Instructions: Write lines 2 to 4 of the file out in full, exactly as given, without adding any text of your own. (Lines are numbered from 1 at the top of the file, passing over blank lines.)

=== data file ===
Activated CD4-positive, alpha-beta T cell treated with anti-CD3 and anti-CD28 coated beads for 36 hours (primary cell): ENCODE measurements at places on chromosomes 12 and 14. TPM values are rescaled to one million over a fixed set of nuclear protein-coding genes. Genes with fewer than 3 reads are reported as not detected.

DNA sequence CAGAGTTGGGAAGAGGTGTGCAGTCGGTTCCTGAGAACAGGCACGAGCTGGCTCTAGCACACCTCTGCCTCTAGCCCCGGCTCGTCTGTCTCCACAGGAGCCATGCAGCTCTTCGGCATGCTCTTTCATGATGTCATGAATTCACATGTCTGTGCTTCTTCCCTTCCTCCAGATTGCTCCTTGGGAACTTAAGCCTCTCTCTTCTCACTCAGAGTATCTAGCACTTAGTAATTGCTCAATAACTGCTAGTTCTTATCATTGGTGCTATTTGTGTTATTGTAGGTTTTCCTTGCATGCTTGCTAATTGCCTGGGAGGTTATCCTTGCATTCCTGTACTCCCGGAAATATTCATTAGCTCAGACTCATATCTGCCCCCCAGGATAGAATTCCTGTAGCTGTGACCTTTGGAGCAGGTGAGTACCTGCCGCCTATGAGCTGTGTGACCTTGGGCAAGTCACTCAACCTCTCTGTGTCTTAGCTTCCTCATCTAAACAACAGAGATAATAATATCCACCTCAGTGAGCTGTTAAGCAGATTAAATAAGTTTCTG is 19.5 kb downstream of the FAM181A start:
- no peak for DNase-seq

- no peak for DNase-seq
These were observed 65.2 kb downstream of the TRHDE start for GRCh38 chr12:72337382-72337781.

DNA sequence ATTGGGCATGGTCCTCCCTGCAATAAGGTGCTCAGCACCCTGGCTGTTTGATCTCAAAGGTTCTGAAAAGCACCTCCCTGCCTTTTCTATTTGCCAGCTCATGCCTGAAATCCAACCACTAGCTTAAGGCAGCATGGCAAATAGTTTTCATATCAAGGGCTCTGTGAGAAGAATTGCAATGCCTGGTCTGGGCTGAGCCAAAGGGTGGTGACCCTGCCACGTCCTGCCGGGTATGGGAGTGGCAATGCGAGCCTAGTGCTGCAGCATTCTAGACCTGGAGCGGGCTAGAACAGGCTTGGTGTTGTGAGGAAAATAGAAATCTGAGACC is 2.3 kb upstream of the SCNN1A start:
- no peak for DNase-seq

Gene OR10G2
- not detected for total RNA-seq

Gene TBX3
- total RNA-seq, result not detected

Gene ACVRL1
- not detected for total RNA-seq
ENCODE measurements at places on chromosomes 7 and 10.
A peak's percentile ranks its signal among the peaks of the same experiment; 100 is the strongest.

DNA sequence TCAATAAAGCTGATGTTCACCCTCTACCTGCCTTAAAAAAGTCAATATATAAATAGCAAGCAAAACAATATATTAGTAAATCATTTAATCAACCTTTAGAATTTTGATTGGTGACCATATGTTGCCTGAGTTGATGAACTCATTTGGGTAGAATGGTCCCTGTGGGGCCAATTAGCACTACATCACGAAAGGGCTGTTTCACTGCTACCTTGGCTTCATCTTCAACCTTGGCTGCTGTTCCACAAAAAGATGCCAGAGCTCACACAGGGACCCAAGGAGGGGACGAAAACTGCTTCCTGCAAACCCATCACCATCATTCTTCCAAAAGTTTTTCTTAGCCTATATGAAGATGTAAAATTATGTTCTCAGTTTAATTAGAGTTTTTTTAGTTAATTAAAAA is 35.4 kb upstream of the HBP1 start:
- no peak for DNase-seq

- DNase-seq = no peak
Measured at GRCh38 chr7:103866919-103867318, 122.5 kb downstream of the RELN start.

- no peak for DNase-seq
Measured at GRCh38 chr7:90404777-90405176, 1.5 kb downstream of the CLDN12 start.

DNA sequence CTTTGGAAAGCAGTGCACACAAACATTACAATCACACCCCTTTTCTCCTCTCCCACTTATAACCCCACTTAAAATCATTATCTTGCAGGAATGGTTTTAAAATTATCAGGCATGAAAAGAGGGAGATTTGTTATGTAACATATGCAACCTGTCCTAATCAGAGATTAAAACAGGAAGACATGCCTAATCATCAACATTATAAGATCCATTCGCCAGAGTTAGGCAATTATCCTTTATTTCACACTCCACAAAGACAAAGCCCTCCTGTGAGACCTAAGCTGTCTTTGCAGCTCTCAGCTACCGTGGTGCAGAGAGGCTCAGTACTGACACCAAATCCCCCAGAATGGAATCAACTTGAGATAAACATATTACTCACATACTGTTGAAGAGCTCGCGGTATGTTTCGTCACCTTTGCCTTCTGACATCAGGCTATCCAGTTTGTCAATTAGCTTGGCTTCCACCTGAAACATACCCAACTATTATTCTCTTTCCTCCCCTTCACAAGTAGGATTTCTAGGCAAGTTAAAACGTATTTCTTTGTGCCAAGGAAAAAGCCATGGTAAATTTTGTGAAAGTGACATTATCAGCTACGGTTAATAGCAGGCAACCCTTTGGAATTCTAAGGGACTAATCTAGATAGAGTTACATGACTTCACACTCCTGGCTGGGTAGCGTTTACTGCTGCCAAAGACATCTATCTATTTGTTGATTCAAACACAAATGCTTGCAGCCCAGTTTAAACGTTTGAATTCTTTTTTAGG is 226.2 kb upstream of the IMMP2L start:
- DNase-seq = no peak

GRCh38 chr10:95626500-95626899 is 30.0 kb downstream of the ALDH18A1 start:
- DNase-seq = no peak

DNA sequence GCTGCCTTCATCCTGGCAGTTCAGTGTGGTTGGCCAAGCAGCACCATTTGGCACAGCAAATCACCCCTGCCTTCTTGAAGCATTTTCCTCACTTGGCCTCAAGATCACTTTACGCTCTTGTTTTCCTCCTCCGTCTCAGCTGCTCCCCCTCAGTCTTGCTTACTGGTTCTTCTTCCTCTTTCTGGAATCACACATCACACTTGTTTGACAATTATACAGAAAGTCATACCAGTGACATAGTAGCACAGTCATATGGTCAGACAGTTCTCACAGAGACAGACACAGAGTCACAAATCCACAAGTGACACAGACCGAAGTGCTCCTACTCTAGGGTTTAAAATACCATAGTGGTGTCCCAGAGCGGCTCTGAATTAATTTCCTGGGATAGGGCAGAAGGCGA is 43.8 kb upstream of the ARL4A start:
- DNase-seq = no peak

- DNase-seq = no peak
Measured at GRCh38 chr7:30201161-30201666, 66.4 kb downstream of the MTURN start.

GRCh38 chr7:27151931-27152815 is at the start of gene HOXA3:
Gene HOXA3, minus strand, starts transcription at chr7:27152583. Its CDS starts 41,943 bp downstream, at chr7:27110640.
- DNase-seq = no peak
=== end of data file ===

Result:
DNA sequence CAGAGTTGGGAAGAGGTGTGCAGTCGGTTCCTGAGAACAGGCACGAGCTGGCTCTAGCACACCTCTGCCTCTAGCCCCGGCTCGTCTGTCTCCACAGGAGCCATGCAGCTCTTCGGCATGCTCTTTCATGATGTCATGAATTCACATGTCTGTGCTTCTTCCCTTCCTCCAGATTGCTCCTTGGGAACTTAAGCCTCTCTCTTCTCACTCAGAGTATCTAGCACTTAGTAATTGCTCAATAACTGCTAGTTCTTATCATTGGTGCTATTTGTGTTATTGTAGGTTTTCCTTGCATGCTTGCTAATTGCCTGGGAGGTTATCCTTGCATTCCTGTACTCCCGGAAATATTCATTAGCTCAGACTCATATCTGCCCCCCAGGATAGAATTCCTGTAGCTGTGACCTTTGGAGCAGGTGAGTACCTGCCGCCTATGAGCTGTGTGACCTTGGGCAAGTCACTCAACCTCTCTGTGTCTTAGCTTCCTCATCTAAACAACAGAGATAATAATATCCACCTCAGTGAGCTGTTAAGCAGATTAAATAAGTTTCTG is 19.5 kb downstream of the FAM181A start:
- no peak for DNase-seq

- no peak for DNase-seq